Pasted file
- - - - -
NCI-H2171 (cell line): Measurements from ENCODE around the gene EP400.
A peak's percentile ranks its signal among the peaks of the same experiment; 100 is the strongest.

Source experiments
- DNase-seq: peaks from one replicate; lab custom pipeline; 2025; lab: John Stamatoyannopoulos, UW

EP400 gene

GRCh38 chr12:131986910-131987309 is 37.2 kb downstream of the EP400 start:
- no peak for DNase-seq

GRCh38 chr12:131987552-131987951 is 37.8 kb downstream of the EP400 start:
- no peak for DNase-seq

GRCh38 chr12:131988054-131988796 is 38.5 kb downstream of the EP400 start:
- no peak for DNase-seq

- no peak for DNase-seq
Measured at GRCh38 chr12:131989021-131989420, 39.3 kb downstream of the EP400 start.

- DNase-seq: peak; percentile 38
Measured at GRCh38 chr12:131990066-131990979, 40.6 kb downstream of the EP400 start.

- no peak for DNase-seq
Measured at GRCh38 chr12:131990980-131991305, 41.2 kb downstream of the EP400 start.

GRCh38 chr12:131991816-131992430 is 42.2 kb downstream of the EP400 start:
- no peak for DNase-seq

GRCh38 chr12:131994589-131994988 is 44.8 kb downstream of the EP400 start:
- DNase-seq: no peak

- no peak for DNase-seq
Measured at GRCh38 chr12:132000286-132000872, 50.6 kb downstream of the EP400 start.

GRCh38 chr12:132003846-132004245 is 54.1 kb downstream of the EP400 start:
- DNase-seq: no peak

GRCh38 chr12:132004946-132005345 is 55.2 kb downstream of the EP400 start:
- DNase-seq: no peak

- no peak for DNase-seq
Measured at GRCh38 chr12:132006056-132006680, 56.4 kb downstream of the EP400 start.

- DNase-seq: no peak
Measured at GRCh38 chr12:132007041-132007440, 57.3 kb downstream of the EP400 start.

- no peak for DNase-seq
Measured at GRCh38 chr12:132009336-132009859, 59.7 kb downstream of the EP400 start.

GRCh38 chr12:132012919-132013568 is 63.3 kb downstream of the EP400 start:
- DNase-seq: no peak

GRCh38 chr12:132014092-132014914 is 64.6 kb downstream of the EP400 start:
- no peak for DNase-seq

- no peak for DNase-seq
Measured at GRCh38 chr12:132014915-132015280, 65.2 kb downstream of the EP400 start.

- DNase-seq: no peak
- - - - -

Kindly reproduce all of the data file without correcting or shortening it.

NCI-H2171 (cell line): Measurements from ENCODE around the gene EP400.
A peak's percentile ranks its signal among the peaks of the same experiment; 100 is the strongest.

Source experiments
- DNase-seq: peaks from one replicate; lab custom pipeline; 2025; lab: John Stamatoyannopoulos, UW

EP400 gene

GRCh38 chr12:131986910-131987309 is 37.2 kb downstream of the EP400 start:
- no peak for DNase-seq

GRCh38 chr12:131987552-131987951 is 37.8 kb downstream of the EP400 start:
- no peak for DNase-seq

GRCh38 chr12:131988054-131988796 is 38.5 kb downstream of the EP400 start:
- no peak for DNase-seq

- no peak for DNase-seq
Measured at GRCh38 chr12:131989021-131989420, 39.3 kb downstream of the EP400 start.

- DNase-seq: peak; percentile 38
Measured at GRCh38 chr12:131990066-131990979, 40.6 kb downstream of the EP400 start.

- no peak for DNase-seq
Measured at GRCh38 chr12:131990980-131991305, 41.2 kb downstream of the EP400 start.

GRCh38 chr12:131991816-131992430 is 42.2 kb downstream of the EP400 start:
- no peak for DNase-seq

GRCh38 chr12:131994589-131994988 is 44.8 kb downstream of the EP400 start:
- DNase-seq: no peak

- no peak for DNase-seq
Measured at GRCh38 chr12:132000286-132000872, 50.6 kb downstream of the EP400 start.

GRCh38 chr12:132003846-132004245 is 54.1 kb downstream of the EP400 start:
- DNase-seq: no peak

GRCh38 chr12:132004946-132005345 is 55.2 kb downstream of the EP400 start:
- DNase-seq: no peak

- no peak for DNase-seq
Measured at GRCh38 chr12:132006056-132006680, 56.4 kb downstream of the EP400 start.

- DNase-seq: no peak
Measured at GRCh38 chr12:132007041-132007440, 57.3 kb downstream of the EP400 start.

- no peak for DNase-seq
Measured at GRCh38 chr12:132009336-132009859, 59.7 kb downstream of the EP400 start.

GRCh38 chr12:132012919-132013568 is 63.3 kb downstream of the EP400 start:
- DNase-seq: no peak

GRCh38 chr12:132014092-132014914 is 64.6 kb downstream of the EP400 start:
- no peak for DNase-seq

- no peak for DNase-seq
Measured at GRCh38 chr12:132014915-132015280, 65.2 kb downstream of the EP400 start.

- DNase-seq: no peak